Baseball Cap said when how terribly the black protesters were being treated was shown on TV, people were like, oh snap, that’s horrible. What can we do about this? The media was the catalyst for change, Baseball cap said.
Yeah, and even more people would have said that about the war in Iraq if THEY SHOWED THE DEAD BODIES ON TV. Maybe Baseball Cap was looking at the wrong footage and got confused. Maybe he was looking at a televised footage of aborted pig fetuses in fatigues. But I wasn’t wrong. I couldn’t have been wrong. I was right.
However, I didn’t want to get into it with this guy, because, as far as he was concerned, Baseball Cap was right, too. I considered my options:
1) continue to be talked at by this guy
2) do what I already decided I wouldn’t do: let him keep talking, but yell my opinions loud enough to drown out his
3) say, “Well, I’m going to be late for class! Thanks for the chat!” and bail.
I went with option 3, even though it wasn’t true that I would be late for class. I had plenty of time to track down fellow tutors in the hallway, in the back room of the writing lab, even to the parking lot and back when I followed my friend out to her car, all the while prattling on about this dumb pro-life guy. I mocked him. I ranted about him. Anything in the conversation – not just the Iraq stuff – was fair game to manipulate into making him look absurd and incoherent.
“One of those pro-lifers was talking at me for hella long about the Montgomery Bus Boycott,” I’d say. To which someone else would respond, “…why was he talking to you about the Montgomery Bus Boycott?”
I read into their faces the reaction I wanted.
And I looked like a complete tool.
I wasn’t the kind of person you could sit down and have a real, two-way conversation with. I could say that I had crowned myself King of the Mountain, but it was more like I had placed myself on a pillar. People can climb mountains, reach the self-crowned monarch, deluded with her certainty, and at least try to have a civilized conversation.
I was closed off to any such civilized, intelligent conversations. I was right about this one thing. There was no room for another person on top of my pillar. There was no room for generosity, unity, understanding, and civility. It is almost hell in a way, because when swept away with this, I close myself off from authentic human moments. When I stand there, nothing and no one is three-dimensional.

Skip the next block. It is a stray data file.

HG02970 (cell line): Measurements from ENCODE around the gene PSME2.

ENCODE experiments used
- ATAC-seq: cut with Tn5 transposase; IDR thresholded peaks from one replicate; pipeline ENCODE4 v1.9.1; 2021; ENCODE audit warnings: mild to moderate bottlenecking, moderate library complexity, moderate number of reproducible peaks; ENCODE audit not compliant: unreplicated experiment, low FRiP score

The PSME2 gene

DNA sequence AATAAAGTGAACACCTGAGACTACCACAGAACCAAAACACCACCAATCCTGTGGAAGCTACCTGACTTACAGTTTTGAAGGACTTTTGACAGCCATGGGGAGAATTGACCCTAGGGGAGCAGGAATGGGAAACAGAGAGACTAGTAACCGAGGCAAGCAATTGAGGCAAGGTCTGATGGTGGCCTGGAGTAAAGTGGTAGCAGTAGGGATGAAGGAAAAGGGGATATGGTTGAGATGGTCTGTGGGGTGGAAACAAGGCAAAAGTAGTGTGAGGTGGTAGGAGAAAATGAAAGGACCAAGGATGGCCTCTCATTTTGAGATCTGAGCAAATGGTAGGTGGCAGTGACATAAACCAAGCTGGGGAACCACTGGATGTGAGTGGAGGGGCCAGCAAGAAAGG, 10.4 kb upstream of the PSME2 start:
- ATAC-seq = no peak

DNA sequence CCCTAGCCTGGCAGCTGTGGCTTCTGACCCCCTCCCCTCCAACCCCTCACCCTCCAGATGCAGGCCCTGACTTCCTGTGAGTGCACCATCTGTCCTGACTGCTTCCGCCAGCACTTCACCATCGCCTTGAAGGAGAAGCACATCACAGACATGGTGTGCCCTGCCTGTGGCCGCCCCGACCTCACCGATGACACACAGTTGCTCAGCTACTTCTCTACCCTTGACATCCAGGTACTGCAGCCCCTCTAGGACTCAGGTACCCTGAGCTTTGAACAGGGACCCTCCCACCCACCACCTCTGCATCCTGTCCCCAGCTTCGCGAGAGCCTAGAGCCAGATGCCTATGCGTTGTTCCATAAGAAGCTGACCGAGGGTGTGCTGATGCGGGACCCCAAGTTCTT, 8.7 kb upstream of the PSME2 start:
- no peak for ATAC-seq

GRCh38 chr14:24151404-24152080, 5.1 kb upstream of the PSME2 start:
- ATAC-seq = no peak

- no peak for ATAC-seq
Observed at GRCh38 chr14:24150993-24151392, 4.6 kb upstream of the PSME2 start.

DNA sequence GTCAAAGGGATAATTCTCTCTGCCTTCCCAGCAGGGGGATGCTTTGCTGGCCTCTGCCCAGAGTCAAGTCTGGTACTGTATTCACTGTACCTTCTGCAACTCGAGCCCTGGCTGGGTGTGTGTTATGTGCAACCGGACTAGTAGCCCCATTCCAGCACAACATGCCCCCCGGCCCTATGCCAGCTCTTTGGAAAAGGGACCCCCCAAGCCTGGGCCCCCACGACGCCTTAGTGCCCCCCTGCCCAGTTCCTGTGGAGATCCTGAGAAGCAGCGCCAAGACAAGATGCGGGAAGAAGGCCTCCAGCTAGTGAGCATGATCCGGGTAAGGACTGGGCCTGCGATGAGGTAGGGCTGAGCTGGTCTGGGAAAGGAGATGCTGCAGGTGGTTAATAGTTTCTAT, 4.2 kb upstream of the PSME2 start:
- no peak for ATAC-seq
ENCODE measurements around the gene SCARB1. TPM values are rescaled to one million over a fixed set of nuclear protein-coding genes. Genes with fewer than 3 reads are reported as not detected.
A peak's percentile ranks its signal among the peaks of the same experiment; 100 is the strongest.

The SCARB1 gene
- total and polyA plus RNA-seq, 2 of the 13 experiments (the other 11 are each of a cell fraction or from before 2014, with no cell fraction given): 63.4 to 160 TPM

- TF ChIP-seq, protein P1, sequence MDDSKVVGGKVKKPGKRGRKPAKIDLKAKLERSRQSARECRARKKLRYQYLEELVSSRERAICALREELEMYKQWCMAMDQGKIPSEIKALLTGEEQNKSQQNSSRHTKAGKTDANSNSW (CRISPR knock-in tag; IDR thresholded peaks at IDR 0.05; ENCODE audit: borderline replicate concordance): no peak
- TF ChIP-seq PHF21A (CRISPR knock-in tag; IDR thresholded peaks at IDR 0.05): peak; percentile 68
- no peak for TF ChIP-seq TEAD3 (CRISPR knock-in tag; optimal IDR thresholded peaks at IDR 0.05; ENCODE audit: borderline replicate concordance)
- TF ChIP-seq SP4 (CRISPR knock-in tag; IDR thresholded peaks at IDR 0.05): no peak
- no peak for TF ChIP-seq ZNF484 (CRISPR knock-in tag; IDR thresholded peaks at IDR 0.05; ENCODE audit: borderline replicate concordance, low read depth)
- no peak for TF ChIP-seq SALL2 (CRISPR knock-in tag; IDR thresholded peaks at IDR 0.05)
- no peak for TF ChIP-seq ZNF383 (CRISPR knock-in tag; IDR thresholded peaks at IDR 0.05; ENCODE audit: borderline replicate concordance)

And I looked like a tool (quite embarrassing in retrospect!). I was so swept away by this overwhelming notion that I was RIGHT, that if there was someone or something with an opposing view, I must assert the undeniable veracity of my righteousness. Say I was frothing at the mouth about something that was worth having an intelligent conversation about? A conversation that mattered, or even changed things? Being on top of this pillar wouldn’t just be a matter of me making an ass out of myself. What if someone started associating a topic actually worth exploring with my nuttiness? They’d look at dead pig fetuses in fatigues and not see the spark for an intellectual discussion to be taken seriously, but an association would be made with me snorting the cocaine of self-righteousness, and nobody would take pig fetuses in fatigues seriously. The audience would be lost.
I hate that. Contrary to all that noise, I would like to uphold the virtues of unity and fellowship in the way I actively live my life and interact with others.
These types of one-sided conversations don’t help a lot of things, let alone tutoring.
I don’t want to rant about these people.
The top of the pillar is hell. I have enough hell to deal with already, thanks very much. Like the grueling first world problems of trying to figure out the window de-fogger in the car and finding a spot in my room that sustains a wireless internet connection long enough for me to watch all 26 minutes of the Kung-Fu Panda holiday special on Instant Netflix.